This is the story of two young girls. Flavia (Maria), is from a humanist family, who barely even bother with Christmas, and is just starting at her new school. Chance sits her next to Veronica (Rojo), an orphan who lives with her grandmother, who tells her tales of witches and other occult creatures, which have succeeded in convincing Veronica that she's a witch too. Flavia is initially sceptical, but it convinced after Veronica knows in advance of a teacher's departure, and then appears to make Flavia's hated piano teacher drop dead. Actually, Veronica just overheard the former, the latter had a previous health condition, but why let that get in the way of being able to turn your friend into a true believer, and make her do virtually whatever you want?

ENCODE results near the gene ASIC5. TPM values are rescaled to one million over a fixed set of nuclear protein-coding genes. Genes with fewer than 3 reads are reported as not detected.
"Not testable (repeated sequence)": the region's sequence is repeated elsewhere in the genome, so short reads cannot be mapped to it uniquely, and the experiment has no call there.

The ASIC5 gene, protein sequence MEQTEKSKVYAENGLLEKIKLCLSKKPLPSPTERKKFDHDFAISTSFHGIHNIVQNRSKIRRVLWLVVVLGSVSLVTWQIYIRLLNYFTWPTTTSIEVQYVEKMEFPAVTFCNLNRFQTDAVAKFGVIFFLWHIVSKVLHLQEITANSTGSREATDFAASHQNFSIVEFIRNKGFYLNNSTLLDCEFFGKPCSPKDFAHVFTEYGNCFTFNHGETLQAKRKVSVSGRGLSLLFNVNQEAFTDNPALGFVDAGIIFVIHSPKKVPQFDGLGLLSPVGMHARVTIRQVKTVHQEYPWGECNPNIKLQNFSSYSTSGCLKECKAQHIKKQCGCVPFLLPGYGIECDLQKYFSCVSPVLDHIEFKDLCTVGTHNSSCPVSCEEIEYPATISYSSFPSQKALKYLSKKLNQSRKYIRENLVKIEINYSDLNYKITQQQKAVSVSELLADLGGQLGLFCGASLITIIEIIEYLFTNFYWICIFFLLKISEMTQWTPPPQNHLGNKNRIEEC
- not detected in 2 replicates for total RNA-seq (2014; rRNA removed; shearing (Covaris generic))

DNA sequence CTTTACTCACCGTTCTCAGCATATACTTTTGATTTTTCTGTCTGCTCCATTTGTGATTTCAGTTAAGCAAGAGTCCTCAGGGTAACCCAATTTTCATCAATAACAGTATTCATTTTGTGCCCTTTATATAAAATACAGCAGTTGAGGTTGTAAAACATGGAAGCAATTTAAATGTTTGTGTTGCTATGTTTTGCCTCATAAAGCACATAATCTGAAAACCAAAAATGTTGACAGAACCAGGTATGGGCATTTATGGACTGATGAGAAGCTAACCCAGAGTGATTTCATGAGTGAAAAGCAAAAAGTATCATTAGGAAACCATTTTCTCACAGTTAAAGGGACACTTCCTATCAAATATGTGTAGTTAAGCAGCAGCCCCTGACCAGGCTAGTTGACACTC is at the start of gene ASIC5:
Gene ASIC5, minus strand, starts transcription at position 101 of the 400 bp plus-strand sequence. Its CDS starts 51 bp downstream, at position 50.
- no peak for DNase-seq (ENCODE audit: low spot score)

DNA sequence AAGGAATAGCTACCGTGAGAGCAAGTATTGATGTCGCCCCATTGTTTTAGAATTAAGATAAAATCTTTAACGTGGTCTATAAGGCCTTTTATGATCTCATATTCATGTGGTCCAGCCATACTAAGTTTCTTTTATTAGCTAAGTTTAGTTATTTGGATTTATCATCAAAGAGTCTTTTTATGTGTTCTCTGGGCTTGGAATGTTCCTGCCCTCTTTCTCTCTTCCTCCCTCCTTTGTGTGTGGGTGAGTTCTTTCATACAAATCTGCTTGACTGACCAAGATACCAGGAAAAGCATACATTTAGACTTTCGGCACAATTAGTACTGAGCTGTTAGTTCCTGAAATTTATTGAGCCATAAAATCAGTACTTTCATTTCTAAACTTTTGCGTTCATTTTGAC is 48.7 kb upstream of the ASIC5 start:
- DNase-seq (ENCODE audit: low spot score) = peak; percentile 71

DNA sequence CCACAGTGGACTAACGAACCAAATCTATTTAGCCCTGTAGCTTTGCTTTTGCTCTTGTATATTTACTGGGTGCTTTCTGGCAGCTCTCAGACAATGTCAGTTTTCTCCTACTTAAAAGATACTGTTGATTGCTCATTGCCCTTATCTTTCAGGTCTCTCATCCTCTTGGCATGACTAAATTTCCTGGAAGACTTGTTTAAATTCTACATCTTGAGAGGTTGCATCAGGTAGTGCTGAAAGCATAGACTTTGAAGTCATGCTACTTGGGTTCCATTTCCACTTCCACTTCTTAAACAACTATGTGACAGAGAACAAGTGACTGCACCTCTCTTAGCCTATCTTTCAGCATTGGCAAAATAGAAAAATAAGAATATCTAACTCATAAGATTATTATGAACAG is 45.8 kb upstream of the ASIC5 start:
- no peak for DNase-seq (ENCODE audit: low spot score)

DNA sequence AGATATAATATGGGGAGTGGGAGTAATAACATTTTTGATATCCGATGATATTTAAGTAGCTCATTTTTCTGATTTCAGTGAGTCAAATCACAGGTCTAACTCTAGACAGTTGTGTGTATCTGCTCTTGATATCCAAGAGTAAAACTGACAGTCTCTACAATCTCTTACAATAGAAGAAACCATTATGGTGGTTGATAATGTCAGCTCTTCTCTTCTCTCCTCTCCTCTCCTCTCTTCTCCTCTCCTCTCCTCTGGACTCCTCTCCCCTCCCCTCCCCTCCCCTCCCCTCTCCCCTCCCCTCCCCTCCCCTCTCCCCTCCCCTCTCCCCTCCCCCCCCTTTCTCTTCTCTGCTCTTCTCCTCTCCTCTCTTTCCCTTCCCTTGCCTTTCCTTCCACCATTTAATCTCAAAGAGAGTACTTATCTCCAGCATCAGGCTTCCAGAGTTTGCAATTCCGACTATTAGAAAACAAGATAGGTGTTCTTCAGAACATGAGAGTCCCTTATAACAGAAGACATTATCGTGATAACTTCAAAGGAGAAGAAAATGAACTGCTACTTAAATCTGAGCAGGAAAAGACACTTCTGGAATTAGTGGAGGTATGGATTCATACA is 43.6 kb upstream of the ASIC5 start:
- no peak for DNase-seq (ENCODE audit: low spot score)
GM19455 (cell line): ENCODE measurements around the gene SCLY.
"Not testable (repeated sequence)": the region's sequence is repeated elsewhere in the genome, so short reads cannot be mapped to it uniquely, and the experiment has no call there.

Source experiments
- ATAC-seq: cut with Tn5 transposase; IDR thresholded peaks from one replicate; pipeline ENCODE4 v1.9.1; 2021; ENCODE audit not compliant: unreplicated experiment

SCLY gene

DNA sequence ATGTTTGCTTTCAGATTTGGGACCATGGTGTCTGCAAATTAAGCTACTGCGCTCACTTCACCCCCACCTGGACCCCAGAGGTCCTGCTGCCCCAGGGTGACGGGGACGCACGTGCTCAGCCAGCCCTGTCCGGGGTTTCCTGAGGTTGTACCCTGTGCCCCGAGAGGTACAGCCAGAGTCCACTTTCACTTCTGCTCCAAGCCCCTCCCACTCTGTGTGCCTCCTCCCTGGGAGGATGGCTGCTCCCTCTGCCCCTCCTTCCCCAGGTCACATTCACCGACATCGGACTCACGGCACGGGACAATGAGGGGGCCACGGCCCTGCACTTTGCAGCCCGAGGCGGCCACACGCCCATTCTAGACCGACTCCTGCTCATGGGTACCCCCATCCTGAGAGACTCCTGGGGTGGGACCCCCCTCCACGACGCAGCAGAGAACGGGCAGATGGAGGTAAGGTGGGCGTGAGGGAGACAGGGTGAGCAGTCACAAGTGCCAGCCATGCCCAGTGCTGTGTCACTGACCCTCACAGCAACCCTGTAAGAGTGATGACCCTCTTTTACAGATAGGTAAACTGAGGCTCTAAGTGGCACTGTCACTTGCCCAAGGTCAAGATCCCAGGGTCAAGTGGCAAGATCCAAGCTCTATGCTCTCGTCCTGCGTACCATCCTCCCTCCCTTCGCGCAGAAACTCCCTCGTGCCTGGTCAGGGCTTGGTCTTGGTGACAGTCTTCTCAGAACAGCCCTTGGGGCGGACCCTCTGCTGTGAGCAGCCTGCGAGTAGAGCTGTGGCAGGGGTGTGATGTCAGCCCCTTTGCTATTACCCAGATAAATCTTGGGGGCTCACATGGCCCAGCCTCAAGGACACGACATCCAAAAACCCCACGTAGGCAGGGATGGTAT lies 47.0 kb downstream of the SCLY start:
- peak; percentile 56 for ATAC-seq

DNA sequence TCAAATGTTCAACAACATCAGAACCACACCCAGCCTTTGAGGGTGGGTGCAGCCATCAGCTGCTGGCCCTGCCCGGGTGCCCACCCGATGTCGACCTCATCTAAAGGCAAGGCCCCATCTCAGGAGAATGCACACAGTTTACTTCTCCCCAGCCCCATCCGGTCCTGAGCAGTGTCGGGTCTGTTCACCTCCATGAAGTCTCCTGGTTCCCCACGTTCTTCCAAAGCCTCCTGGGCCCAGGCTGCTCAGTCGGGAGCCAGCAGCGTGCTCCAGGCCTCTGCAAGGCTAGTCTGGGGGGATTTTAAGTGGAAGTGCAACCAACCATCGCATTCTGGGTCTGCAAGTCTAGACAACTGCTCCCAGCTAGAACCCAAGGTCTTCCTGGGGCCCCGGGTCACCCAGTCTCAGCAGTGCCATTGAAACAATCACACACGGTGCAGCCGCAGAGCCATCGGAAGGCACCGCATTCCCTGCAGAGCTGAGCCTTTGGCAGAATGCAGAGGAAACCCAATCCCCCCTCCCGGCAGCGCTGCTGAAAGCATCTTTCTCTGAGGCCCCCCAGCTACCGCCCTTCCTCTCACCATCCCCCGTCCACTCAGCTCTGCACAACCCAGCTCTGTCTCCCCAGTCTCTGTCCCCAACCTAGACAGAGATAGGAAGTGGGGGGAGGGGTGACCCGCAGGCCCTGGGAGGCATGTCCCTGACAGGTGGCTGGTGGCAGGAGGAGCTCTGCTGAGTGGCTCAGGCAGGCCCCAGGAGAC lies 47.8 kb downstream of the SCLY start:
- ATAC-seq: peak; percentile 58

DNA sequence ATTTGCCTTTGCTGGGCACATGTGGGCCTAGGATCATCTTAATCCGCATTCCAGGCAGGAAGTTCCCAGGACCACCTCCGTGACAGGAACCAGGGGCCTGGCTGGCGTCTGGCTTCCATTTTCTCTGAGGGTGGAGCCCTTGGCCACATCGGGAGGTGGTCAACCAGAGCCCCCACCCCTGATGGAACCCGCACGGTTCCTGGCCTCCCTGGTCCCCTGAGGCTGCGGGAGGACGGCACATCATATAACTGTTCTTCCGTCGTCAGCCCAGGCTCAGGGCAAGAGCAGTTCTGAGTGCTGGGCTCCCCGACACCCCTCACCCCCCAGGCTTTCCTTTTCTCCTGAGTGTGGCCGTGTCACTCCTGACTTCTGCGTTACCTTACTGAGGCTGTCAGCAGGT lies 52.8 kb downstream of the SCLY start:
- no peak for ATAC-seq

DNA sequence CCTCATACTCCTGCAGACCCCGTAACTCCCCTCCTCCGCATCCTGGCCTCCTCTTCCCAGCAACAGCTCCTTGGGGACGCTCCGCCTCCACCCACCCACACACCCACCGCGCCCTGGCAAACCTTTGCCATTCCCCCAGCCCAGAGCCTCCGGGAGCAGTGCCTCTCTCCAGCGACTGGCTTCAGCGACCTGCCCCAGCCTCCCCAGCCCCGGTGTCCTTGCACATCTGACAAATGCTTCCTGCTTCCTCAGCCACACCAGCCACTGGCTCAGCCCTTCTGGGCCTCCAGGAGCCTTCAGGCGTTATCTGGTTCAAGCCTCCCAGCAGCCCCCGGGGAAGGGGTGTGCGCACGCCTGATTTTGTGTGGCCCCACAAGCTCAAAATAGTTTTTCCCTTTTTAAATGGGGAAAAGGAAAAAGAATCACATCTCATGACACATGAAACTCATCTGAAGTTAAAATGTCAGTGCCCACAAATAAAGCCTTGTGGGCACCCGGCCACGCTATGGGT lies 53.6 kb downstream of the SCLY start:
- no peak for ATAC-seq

It's that angle of psychological domination that I find most interesting, and that's why the first half is a great deal stronger than the second, where it's replaced by the girls seeking ingredients for the titular potion. Frog-collecting, somehow, just isn't so captivating as watching the process by which one person call fall totally under another's... Well, spell, I guess. Taboada makes one striking stylistic decision, almost never showing adult faces in the entire film, which helps distance the girls from the adult world. I can't say the ending rang particularly true, with Flavia both finding a dubious line beyond which even she won't go for her friend, and reacting in what appears a rather implausible fashion [let's say, it demonstrates a greater actual savagery than Veronica]. Maybe they should have dumped the entire occult angle and just had the girls engaging in more prosaic mischief? That way, the steak might have ended up matching the sizzle. Sadly, that is not the case in the end product here, which does a much better job of set-up than execution.